What medium exactly Freeman is working in is uncertain; the handful of originals that have surfaced are oils on board. He also contributed several images to the 1953 Ballyhoo calendar, the other contributors to which were Esquire pin-up artists. Here his style had evolved into a lushly sensual one similar to Al Moore and Ernest Chiriaka.
Brown & Bigelow did several spin-offs of its Mac Pherson-originated "Artist's Sketchbook" series. Promo indicates Ted Withers worked out of Tinsel Town, turning out sketchbook calendars in the early '50s, supposedly featuring Hollywood starlets who were rarely identifiable, even if the blonde on this card is clearly Marilyn Monroe.
Withers' femmes were dreamy in face, figure and attitude; self-absorbed, they lounged nude or semi-nude (more explicitly than typical for the times), studying scripts in the altogether, or trying on a bikini bottom, or getting their hair brushed by some mostly off-stage attendee.
He apparently worked in gouache, although oil originals of his have turned up; his sketchbook pin-ups included Mac Pherson-like pencil "side sketches." In Marianne Ohl Phillips article on Zoe Mozert, the late great Zoe described Withers as "5' 10" and just delightful." According to Mozert, Withers was from New Zealand and did movie title card art for Columbia Pictures prior to his pin-up career.
Bill Randall's mid-'50s "Date Book" calendars for Brown & Bigelow were yet another of the publishing firm's spinoffs of the successful MacPherson created "Artist's Sketchbook" series. Randall's approach and style, however, were much closer to Freeman Elliot's than Mac Pherson's.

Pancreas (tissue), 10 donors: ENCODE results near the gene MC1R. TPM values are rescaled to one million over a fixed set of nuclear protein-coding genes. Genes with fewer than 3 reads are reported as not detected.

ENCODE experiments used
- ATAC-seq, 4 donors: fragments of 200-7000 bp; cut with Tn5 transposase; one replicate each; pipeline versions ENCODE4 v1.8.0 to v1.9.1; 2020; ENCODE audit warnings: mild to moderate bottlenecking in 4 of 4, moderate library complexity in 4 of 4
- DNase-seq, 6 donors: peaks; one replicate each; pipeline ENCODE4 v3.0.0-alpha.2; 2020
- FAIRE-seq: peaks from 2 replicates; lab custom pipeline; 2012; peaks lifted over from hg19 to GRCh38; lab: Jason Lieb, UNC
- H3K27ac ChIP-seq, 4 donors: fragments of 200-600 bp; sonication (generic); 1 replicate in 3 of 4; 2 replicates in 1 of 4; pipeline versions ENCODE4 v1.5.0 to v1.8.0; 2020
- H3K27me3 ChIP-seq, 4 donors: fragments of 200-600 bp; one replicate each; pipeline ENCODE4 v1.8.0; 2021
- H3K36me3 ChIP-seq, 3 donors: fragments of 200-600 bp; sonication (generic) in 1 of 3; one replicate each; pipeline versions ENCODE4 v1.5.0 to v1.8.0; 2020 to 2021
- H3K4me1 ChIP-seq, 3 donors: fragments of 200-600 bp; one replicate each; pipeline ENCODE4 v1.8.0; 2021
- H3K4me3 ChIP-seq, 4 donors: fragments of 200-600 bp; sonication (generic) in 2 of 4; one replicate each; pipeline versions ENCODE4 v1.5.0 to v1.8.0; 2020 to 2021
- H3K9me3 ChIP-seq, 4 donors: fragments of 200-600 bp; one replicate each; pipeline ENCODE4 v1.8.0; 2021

Randall apparently worked in gouache, giving his pinups a brighter and somewhat flatter (if not flat-chested) look. He mined the Elliot-style humorous situation for further comic effect, with loose "side sketches" replaced by finished cartoon embellishments. Randall girls resemble Elvgren's in face and form preparing a pancake breakfast topless, painting lawn furniture only to have their skimpy tops snap. Yet any embarrassment was tied to tease these girls were not easily abashed. They were in fact brazenly showing off to the viewer.
Prior to his "Date Book" series, Randall did attractive but more sedate pin-up-style covers for Hearst's Pictorial Weekly.
Willis, the final successor to Earl Mac Pherson in the Brown & Bigelow "Sketchbook" series, is perhaps the last major pin-up artist and the only one truly reflecting the sexual revolution. Primarily known for depicting brazenly sensual '60s women in semi-nude disarray, Willis has only a superficial similarity to Elvgren, the innocent girls next door of the latter having little to do with the wanton women of the former.
Oklahoma-born Willis had a distinguished career in magazine illustration. His clients included Collier's, Redbook, and The Saturday Evening Post, and his association with Esquire made him one of that magazine's earliest entries in its ultimately vain attempt to create a new Petty or Varga.
Collectors should be on the look-out for Willis' how-to art books for Walter Foster.
In the late 1940s, when Alberto Vargas left Esquire in a flap over money, the sophisticated men's magazine tried to find a replacement among the most talented commercial artists of the day. One of these was Joe De Mers, born in 1910 in San Diego, California, a fine artist who as early as 1933 had an exhibition at the Museum of Modern Art.